TODAY I HAVE SEEN one of the best arguments on Australia’s debt position in quite some time; argued in The Australian, respected economics writer Judith Sloan points out — compellingly — that without radical action, Australia will find itself in a position no better than the basket cases of Europe.
It’s just a discussion starter today to share a really good article with readers; those familiar with my views know that far from being persuaded that Australia’s debt load is somehow justifiable because it is “low” by international standards, I’m a big advocate in curbing government spending until such time as the debt pile has been paid and retired.
You can access Sloan’s article here. A few observations.
I think the
Communist Party Greens are going to be sorely disappointed if they believe their deal with Treasurer Joe Hockey to abolish the debt ceiling will somehow garner them bargaining chips to cash later for doctrinaire social spending or similar socialist measures: I would argue the two are mutually exclusive.
In any case, the Greens have simply done a deal to restore the operating environment that existed pre-2008 — with no debt ceiling in effect — with the happy consequence that one avenue for Labor to ply its insidious and vapid brand of hypocritical grimy politics is closed off.
Paul Kelly published an excellent piece, also in today’s Australian, on precisely this subject.
Sloan sets out the case for returning the Commonwealth budget under a range of scenarios; all fraught with risks, of course, given the flow-on effects from moving money around the economy, or removing it from the system altogether.
But it’s clear that something needs to be done to rein in the explosion in the country’s debt; as I have said before, debt as a percentage of GDP doesn’t get to 100% if it isn’t permitted to pass through 10% first, then 20%, and 30%…
It brings into focus the priorities of the Abbott government, boxed in to some extent as it is by the ALP in its contemptibility and a hysterical ABC/Fairfax/Guardian media axis that makes shrill demands of total implementation of Liberal Party election pledges — irrespective of how bad the actual state of the government’s books is revealed to be — and acting on threats to raise merry hell if that doesn’t occur.
I think readers know my preference for reform of industrial relations mechanisms in Australia to at least move the “centre point” of the IR landscape back to its pre-WorkChoices position; as things stand, the reregulated labour market, with its rigidity and inflexibility and its hefty pro-union bias, are a huge drag on the economy as it stifles productivity and escalates wages growth well beyond sustainable levels.
(If anyone doubts this, cast a quick look at two heavily unionised companies I will soon be writing about — Qantas and Holden — and then come back and make a credible case they’re in rude, robust financial health. You can’t).
All of this also ties in to the discussion we have had about Gonski, which should be abolished: in its present form, it is an unaccountable waste of billions of borrowed dollars with no parameters around it to guarantee any meaningful results in terms of educational outcomes.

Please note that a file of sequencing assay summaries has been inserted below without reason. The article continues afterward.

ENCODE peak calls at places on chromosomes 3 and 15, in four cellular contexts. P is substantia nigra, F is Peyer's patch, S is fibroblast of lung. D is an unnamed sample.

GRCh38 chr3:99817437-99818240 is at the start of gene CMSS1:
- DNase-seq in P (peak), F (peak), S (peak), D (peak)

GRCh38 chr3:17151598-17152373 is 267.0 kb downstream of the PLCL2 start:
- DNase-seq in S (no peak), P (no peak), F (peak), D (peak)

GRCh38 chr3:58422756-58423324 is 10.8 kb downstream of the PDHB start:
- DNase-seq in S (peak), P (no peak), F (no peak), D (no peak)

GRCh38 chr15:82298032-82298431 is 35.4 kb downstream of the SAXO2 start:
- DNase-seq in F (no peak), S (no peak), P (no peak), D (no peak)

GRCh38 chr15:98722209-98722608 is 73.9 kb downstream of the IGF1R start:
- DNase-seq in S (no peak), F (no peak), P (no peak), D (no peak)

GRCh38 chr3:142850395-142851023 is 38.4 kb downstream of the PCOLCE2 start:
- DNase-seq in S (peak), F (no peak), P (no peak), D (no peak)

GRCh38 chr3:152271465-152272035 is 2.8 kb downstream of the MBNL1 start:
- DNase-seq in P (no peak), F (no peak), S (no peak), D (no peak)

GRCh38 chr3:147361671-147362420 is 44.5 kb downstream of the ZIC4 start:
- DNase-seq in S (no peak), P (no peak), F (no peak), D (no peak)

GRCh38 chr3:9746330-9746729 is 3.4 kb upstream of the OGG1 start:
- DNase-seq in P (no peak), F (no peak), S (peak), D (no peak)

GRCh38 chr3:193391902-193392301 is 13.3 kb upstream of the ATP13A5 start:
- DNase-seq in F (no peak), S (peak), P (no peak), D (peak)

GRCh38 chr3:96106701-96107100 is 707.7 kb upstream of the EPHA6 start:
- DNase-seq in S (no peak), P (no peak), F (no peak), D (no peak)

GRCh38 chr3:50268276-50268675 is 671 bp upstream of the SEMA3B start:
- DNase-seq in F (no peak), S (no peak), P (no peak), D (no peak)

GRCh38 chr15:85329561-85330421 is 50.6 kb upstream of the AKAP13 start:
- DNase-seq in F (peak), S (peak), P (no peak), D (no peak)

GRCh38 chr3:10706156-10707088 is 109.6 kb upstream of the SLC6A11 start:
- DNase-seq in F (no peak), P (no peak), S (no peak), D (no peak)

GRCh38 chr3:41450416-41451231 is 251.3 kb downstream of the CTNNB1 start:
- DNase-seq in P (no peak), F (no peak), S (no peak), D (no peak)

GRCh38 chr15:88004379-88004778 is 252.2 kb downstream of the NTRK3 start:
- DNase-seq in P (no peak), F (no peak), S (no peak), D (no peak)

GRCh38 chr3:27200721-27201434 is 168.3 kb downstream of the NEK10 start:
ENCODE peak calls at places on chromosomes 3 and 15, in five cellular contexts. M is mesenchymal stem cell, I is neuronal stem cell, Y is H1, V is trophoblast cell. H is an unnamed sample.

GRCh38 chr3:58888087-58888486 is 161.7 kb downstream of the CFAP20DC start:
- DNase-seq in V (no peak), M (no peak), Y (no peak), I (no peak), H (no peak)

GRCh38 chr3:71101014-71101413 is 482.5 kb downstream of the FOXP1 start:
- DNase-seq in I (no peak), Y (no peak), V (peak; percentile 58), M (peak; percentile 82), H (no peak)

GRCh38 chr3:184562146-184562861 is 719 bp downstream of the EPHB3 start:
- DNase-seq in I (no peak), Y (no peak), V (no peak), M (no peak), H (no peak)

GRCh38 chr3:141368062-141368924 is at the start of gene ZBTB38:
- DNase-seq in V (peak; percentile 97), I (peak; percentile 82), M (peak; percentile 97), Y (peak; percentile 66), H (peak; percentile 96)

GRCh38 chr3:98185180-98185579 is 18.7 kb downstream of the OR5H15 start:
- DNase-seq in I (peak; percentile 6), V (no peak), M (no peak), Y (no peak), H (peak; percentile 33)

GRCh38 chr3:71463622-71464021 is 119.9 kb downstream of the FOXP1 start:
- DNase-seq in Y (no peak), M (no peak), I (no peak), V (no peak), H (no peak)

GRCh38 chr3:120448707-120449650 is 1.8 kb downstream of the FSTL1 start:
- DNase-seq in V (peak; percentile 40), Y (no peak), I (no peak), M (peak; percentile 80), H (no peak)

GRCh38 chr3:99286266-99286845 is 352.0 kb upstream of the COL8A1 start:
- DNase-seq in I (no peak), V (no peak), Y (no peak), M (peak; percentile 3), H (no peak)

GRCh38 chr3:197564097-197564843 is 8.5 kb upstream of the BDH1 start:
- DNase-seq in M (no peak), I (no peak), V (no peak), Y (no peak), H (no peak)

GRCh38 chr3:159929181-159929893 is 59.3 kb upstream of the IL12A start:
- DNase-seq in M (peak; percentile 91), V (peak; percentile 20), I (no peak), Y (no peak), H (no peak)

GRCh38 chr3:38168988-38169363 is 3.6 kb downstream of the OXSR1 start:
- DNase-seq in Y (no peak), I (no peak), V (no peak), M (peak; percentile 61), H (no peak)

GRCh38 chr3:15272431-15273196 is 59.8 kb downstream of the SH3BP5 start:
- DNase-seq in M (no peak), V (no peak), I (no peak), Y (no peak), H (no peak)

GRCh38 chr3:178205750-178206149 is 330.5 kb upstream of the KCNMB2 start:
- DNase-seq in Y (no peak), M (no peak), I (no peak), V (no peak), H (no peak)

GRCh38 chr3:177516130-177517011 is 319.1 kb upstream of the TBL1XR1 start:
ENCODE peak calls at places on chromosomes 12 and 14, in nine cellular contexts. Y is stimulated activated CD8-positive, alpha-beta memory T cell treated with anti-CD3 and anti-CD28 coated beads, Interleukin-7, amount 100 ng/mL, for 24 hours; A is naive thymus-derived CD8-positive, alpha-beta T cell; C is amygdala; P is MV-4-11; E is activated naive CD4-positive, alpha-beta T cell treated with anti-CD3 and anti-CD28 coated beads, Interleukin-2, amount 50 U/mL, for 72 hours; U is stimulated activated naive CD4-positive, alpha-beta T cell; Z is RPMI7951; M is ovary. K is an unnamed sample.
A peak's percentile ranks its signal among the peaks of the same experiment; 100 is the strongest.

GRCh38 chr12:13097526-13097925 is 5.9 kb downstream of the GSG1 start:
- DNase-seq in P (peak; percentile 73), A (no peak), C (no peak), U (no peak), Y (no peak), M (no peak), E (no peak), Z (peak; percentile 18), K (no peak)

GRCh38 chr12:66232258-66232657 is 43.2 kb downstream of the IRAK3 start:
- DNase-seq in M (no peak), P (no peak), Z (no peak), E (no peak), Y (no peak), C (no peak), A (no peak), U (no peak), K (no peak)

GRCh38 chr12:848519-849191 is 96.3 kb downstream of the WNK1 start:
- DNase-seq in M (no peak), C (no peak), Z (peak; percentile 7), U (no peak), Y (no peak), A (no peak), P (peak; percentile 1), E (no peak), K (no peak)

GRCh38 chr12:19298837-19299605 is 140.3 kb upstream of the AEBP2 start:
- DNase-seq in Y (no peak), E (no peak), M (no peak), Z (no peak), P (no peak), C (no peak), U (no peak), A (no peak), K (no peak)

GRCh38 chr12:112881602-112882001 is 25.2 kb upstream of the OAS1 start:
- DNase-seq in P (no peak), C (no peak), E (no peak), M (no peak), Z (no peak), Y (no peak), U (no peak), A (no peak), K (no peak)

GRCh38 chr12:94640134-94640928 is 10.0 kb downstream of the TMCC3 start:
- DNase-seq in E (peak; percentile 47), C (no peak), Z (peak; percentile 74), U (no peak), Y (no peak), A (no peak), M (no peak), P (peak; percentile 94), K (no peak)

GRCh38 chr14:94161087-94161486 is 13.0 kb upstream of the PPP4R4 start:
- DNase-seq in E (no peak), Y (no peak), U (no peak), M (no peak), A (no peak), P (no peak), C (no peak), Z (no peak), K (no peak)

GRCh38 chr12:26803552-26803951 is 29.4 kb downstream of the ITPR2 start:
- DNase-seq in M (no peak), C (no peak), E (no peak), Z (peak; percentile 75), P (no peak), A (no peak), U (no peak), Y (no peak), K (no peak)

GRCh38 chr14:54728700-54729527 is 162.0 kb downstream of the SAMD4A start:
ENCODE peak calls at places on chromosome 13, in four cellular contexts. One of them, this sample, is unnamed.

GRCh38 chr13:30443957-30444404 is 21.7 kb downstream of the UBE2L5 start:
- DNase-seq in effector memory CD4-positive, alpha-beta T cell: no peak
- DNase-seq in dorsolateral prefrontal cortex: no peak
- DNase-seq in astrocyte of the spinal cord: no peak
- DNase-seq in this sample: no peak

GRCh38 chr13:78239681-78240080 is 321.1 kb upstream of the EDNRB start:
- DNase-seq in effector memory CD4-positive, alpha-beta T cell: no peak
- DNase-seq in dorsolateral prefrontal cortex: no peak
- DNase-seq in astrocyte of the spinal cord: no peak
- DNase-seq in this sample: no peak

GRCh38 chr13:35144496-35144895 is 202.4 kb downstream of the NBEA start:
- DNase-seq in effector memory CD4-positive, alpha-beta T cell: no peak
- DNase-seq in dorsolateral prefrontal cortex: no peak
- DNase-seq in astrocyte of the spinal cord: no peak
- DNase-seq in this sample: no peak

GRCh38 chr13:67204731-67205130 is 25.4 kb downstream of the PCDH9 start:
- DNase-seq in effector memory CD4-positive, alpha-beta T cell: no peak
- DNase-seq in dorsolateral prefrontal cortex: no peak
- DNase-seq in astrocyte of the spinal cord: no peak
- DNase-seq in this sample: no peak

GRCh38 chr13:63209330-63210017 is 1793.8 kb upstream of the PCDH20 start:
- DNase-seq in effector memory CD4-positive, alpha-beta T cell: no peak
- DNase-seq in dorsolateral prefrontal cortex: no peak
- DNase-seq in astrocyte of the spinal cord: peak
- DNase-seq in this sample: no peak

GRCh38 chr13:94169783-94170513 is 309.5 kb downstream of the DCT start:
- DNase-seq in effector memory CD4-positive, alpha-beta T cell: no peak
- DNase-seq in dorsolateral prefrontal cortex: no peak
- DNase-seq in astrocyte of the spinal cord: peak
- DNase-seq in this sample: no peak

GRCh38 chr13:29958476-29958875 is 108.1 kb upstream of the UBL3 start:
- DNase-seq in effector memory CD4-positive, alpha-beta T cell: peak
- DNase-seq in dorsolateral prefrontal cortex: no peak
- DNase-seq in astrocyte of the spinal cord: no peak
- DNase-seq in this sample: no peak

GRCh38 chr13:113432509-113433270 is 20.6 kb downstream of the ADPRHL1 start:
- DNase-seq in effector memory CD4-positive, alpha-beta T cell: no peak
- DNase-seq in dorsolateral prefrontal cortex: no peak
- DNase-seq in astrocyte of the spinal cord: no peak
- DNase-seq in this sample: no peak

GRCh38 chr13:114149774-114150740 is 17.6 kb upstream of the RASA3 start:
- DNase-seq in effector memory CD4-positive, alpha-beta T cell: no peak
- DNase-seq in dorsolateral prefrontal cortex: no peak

The NDIS is trickier; it costs an awful lot more than Gonski, but on balance has a lot more to recommend it. Even so, I have suggested in the past the NDIS might be a good idea that is simply unaffordable (at least in its current form) and I don’t resile from that view.
Of course, to make meaningful inroads into Australia’s public sector debt will require either higher taxes, reduced spending, or privatisations.
I argue that there’s no scope to ramp up taxation in any meaningful sense; consumers as a whole are stretched and burdened as it is by record levels of government taxation (especially when fees, charges and other imposts levied by the states are included) and in any case, taxing the hell out of people does not equate to delivering acceptable outcomes in return.
How many people view Centrelink as a lean, efficient contributor to the economic welfare of this country, for example? Enough said.
The other two measures, though, are the key: privatising those remaining enterprises no government ought be conducting (Medicare Private, Australia Post, and a host of others) and using the proceeds to pay down debt, whilst abolishing socialist monuments such as Gonski and (reluctantly) the NDIS, along with the renewable energy target, subsidies for things like wind power and solar energy, and the rest of the wasted money pissed up against a post on Rudd/Gillard-era Green schemes designed to mollify the Greens and secure their preferences.
Generally, and as a basic “mud map,” the greater the outrage Abbott and Hockey generate in Greens’ ranks, the better off the country will be: and in any case, if the hard decisions and actions aren’t taken now, it will be decades before they are.
After all, the next Labor government won’t behave with any economic responsibility or conduct itself with anything other than ineptitude: that much is certain.
So by the time the next Coalition government enters office from opposition in, say, 20 years’ time, the damage will have been done; and ALP hacks who apologise for their government’s wasteful, inefficient largesse will indeed be forced to confront Australia’s name near the fat end of the graphs they so enthusiastically circulate to justify themselves, rather than near the bottom of the debt pile where we rightfully belong.
Just some thoughts on two excellent articles. What do people think?